Skip to main content

CREATIVE WRITING: Short Story Course - Caistor Arts & Heritage Centre


 
"I remember wanting to do something about that enormous-faced wristwatch she was wearing — perhaps suggest that she try wearing it around her waist."
J D Salinger - For Esme ~ With Love and Squalor
 
 
There is something magical about the short story form. I think it's that you can do pretty much anything with it, malleable within a nominal framework of a piece you can read in a single sitting - if you adopt Edgar Allan Poe's formula. It's also unlikely to make you a fortune - not that it ever did, which means by and large you write short stories because you want to, because it suits you, because you have something to say and the desire to get it said.
 
'The short story, I should point out, is perforce a labor of love in today's literary world; there's precious little economic incentive to write one...'
Lawrence Block, Manhattan Noir
 
 
Coming up with stories and angles for a new series of workshops for Caistor Arts and Heritage Centre, starting this Thursday evening, I had the task of working through a box file full of collected stories, dog-eared photocopies and well-read favourites. And that was before looking for new angles; I wanted to include something that could loosely be termed 'genre fiction' this time around. There are the 'moment in time' stories, the 'time condensed' stories - a life told in a thousand words; chance meetings and un-meetings; lives broken and redeemed. Idiot stories; stories that bend convention so far it disappears up its own metaphor. But what still gives me that thrill is the sense of possibility the short story offers.
 
 
'I have a three-by-five up there with this fragment of a sentence from a story by Chekhov: “…and suddenly everything became clear to him.” I find these words filled with wonder and possibility. I love their simple clarity, and the hint of revelation that’s implied.'
Raymond Carver - Principles of a story

It's fundamental for me, in designing a course, to offer the opportunity to examine the craft at work in the short story. For anyone who has written a little or nothing at all, or for the writer with some experience, exploring the skills needed to place the first words on a blank page with a deeper understanding of the 'how and why'  brings with it greater confidence. The course provides the tools and some well-practised tricks of the trade. From there it's up to you.
 
Short Story Writing: 28 Plough Hill, Caistor Arts and Heritage Centre, Thursday evenings 7pm-9pm - 13, 20, 27 September and 4, 11, 18 October. £60 for the 6-week course. Call 01472 851605 to book.
 
 

Comments

Popular posts from this blog

LEGACY OF BRIT NOIR – BLOODY SCOTLAND POSTSCRIPT

I was lucky enough to join the exodus north to the glorious city of Stirling last weekend for the Bloody Scotland crime writing festival for the panel, The Legacy of Brit Noir. Joining novelists Cathi Unsworth and Harry Brett and ably directed and moderated by crime writer, Douglas Skelton, the conversation was free-flowing and the audience ready to engage with the discussion at Q&A time. All in all a fantastic weekend with some interesting and thought provoking debate, great scenery, a healthy dose of end of the pier entertainment, and a few beers with old and new friends.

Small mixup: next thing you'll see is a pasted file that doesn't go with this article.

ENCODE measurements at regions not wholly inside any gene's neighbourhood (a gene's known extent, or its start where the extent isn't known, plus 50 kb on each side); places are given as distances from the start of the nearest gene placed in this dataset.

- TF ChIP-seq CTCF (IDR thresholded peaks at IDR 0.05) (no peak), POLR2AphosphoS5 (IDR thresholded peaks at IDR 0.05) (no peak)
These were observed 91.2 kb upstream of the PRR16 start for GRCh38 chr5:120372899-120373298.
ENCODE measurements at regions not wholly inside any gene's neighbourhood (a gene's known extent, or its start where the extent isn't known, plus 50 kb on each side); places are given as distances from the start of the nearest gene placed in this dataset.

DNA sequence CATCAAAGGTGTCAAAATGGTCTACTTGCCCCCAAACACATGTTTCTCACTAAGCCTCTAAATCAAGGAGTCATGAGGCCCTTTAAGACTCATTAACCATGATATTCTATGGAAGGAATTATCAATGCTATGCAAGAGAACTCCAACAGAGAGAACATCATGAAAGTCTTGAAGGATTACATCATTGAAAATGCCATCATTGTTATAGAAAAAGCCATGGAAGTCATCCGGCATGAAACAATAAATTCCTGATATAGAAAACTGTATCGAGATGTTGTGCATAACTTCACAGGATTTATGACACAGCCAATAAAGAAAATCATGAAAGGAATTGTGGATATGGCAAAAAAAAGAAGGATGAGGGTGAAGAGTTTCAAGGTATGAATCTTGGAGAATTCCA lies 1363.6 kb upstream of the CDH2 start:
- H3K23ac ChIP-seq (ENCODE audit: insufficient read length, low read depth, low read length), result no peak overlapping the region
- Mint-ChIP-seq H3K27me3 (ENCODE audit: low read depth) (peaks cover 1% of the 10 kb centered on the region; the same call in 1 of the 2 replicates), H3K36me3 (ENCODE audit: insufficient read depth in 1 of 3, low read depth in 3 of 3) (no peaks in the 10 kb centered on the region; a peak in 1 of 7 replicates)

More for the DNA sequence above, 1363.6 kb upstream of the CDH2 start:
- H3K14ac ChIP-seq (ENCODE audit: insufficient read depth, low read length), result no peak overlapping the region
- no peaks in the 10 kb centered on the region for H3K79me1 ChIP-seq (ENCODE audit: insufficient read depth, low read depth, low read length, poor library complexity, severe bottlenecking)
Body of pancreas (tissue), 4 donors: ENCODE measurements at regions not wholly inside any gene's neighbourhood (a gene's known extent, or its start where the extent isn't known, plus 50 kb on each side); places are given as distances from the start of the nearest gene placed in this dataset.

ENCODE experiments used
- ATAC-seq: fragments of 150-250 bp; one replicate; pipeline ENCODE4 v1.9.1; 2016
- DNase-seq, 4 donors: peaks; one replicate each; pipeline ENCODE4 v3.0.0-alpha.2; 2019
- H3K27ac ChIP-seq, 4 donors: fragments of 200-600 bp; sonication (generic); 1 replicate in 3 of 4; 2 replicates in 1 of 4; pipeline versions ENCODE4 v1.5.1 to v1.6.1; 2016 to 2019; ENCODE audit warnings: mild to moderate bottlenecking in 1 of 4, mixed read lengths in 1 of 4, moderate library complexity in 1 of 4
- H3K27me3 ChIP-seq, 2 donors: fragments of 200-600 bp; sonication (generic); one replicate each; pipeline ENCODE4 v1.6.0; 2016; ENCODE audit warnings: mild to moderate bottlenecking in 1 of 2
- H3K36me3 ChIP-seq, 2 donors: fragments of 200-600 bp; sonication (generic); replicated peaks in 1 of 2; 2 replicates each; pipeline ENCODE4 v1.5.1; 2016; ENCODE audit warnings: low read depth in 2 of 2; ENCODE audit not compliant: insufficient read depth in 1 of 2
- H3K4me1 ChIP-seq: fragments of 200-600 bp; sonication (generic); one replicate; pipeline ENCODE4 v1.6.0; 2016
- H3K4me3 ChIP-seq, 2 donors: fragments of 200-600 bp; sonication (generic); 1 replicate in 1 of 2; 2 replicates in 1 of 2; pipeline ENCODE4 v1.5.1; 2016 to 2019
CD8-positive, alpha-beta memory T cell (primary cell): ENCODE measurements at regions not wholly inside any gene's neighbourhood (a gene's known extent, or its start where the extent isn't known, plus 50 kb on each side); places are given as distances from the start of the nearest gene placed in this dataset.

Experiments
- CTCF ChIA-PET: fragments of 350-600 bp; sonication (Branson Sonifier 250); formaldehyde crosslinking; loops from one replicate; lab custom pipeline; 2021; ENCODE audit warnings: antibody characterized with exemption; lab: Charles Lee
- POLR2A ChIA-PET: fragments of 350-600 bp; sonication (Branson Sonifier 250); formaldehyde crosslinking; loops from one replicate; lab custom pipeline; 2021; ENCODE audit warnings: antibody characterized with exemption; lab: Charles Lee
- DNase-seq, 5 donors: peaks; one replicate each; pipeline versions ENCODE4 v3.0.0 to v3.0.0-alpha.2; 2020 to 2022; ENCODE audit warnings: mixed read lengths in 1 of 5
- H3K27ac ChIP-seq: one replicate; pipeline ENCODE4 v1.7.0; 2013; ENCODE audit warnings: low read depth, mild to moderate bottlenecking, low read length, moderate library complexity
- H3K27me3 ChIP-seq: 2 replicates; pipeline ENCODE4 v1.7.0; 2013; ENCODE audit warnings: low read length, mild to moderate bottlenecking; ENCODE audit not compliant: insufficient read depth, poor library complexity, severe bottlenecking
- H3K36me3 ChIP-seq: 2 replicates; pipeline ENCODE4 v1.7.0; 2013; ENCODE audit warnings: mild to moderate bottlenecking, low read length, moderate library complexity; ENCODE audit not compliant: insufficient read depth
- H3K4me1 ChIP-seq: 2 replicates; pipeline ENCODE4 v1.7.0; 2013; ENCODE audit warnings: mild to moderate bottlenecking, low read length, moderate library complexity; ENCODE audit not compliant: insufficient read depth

For the most part, the Brit Noir panel covered ground we knew well: in brief, an attempt to define noir in the US and European tradition, how the genre in Britain emerges from an influx of European artists, writers and film makers in the 1930s and 40s and, similarly, blacklisted writers and film makers forced to leave the US in the 1950s. The noir sensibility, particularly of the film-makers, permeates Britis…
Life writing, memoir, autobiography. However you describe it, sometimes you just want to tell your story. Or to know how to make the most of the life story of someone you know. Writing nonfiction, particularly when you're so close to the subject, can be a daunting task. The idea behind these workshops, delivered in partnership with the Lil Drama Company at PAD Studios, is to demystify the writing process, to give participants the techniques and tools to enable them to approach their writing with confidence. In many ways, traditional history tends to focus on the momentous; but now, arguably more than ever, everyday life experiences of people are the places we go to hear the truth. I'd hope that over the three weeks of workshops participants can work towards finding their voice, bringing together memory and history to make sense of their own experiences, framing them on the page in a way that communicates and gives us all a greater understanding. For more info on this, Dave Wind…

PULP! THE CLASSICS - The Hound of the Baskervilles

You'll be familiar with the story - Sir Arthur Conan Doyle's super sleuth Holmes goes down to the Moors in search of the legendary hound. The brilliantly inventive Moffatt and Gattiss BBC version notwithstanding, the story first found its way into the public imagination in serialised form in the Strand Magazine in 1901/02. It was the third of four Holmes novels written by Conan Doyle and stands the test of time as a great crime novel in its own right. 'Murder ... Mystery ... Walkies!' Now a re-published edition from Pulp! The Classics, an imprint of Oldcastle books, features a vivid retro pulp cover with artwork by David Mann, tongue in cheek taglines and  orange sprayed coloured page edges. Each book in the series re-prints the complete original text and The Hound of the Baskervilles is a great addition. Perfect for Holmes completists, crime fiction fans and  lovers of pulp art, it takes its place alongside The Great Gatsby, Wuthering Heights, Pride and Prejudice, Tess …